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£2.5k setup? Samsung 1080i DVD?

Discussion in 'Projectors, Screens & Video Processors' started by robbo24, Nov 2, 2003.

  1. robbo24

    robbo24
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    Hello,

    I'm another newbie poster so please be gentle with me ;) .
    About xmas time I'm looking to buy a Pj (my first) , screen and maybe a new DVD player as my panasonic A350 is looking a little aged after about 5years. My budget is up to 2.5k (including screen pulldown or electric)sound system I have already. Maybe stretch to a little more if signifcantly better, although any money less will be wisely invested in DVDs. It would be mainly used for watching DVDs about 75% Sky 20% PS2 5%.

    I think I want to go down the LCD route as when veiwing with freinds i would everybody to be able to enjoy and am a little worried about rainbows/headaches ect.. with DLP.
    I dont really want to go down the HTPC route either, well not yet anyway.

    Ive also been reading about the Samsung HD935 dvd player which supposedly outputs 1080 lines via DVI but the display device has to be HDCP? compatible? Would there a PJ that would benifit from this player?

    planning to maybe audition a HS10 and a Panny500 what else do i need to consider?, All replies greatfully recieved as i'm currently a little out of touch with the latest gear. ( will be swotting up before Xmas)

    cheers, Dave.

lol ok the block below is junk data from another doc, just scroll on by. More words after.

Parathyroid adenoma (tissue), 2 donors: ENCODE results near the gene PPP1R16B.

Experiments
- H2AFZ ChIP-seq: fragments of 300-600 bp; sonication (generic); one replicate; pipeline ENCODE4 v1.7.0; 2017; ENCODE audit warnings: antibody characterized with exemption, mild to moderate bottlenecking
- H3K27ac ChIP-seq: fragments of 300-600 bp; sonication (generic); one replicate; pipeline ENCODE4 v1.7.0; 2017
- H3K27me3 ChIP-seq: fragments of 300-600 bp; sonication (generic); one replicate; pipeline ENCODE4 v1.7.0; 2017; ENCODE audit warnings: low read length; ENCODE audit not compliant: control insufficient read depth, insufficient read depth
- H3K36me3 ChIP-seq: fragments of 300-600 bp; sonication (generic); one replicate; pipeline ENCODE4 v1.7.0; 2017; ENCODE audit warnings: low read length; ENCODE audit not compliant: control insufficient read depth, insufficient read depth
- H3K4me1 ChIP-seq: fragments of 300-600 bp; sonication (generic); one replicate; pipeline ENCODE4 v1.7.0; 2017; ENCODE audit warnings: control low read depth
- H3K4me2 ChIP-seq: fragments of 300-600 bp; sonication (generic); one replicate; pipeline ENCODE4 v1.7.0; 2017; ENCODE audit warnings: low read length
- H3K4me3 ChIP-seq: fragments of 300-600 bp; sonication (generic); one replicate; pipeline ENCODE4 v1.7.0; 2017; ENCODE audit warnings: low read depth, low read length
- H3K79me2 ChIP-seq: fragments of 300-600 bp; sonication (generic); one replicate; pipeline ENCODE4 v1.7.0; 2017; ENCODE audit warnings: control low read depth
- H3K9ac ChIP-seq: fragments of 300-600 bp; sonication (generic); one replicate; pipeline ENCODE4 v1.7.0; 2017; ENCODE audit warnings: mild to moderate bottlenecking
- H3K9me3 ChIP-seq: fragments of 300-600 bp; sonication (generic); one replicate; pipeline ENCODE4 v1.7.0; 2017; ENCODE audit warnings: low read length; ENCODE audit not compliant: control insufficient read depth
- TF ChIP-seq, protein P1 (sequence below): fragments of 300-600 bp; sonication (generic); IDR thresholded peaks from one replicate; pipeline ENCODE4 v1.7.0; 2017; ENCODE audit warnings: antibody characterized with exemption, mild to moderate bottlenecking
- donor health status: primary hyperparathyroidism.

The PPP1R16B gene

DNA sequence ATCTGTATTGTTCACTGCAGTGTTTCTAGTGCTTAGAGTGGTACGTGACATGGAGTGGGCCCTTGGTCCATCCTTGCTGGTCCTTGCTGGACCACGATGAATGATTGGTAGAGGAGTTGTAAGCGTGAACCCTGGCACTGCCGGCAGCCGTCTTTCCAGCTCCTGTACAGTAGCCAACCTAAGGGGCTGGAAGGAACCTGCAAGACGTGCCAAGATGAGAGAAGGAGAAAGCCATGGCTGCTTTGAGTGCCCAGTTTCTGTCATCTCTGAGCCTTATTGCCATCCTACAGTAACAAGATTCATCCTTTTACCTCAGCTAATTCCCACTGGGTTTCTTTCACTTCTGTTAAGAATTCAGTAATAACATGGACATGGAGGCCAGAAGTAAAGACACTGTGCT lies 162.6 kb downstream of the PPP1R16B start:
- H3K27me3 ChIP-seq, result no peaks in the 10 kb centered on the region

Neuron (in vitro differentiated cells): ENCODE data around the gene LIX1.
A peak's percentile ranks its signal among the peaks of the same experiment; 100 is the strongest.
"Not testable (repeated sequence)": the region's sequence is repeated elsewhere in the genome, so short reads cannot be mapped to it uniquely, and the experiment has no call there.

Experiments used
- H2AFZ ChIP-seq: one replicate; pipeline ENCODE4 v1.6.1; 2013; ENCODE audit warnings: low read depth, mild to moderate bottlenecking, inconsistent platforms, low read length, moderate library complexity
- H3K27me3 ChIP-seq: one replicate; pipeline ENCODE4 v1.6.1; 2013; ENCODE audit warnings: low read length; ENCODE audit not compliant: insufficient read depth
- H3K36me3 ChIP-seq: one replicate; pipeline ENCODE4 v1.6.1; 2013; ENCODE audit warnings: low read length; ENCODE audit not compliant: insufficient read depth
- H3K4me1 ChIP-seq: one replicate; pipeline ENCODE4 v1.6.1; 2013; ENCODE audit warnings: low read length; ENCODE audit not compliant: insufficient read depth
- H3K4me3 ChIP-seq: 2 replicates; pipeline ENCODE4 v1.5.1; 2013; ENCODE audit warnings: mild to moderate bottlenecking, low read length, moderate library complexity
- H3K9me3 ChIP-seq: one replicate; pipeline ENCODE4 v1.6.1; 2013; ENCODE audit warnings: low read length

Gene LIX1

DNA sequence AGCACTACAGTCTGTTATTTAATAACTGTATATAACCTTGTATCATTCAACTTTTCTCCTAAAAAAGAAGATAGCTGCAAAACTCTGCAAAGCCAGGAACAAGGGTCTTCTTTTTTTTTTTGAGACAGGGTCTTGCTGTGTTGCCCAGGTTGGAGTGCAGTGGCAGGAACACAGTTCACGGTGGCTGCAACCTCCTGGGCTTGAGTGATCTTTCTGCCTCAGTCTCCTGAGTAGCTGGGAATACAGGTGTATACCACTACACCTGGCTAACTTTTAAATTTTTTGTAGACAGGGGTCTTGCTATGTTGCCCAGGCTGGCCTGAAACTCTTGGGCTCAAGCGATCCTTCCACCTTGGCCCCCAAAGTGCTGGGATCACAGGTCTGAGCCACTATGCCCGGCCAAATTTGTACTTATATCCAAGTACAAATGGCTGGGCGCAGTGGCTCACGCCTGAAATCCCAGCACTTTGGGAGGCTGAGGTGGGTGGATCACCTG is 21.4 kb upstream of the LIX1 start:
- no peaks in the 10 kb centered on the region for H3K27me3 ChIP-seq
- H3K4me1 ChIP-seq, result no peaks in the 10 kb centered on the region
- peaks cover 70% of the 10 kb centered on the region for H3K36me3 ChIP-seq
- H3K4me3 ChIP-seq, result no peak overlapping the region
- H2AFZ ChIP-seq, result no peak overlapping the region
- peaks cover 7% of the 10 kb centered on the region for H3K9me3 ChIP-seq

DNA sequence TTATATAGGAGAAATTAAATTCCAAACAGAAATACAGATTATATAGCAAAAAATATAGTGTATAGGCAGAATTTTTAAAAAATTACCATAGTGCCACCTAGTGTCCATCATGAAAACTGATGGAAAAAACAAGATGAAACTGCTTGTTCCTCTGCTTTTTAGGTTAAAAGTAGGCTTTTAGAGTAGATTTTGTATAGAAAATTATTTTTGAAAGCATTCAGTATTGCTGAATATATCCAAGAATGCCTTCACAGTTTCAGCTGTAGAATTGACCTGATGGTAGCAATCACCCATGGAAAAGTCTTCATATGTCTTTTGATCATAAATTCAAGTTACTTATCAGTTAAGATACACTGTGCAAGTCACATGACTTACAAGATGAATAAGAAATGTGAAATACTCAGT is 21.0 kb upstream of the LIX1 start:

2. GrahamC

    GrahamC
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    Just got the HD935 to go with the Sanyo Z2 I have on order.:)
     
  3. chris l.

    chris l.
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    I'm also new to PJ and I've just ordered the Sanyo PLV-Z2, which is a very good spec LCD projector for the price.

    I'm now toying with the idea of feeding it with a Denon DVD2200 (PAL and NTSC progressive via component) and have the benefit of DD,DTS, CD,R,RW DVD-A/D and SACD etc fed to my AMP) (£520 in total inc multiregional)

    or

    a Samsung DVD935 with DVI fed 480i/p, 720p 1080i (PAL progressive also) to Sanyo and digital fed DD DTS to my amp and also have a Pioneer 565 for NTSC progressive via component to Sanyo and DD,DTS, CD,R,RW DVD-A/D and SACD to my amp. (£364 in total, inc multiregional)

    The DVI feeds a digital direct in to the Sanyo with no digital /analogue conversion / loss in pic quality. But Samsung is noted (spec'd as HD931 in USA) as excellent in DVI mode but not so good in component mode etc. Thought the HD935 has just won the EISA DVD player of the year!.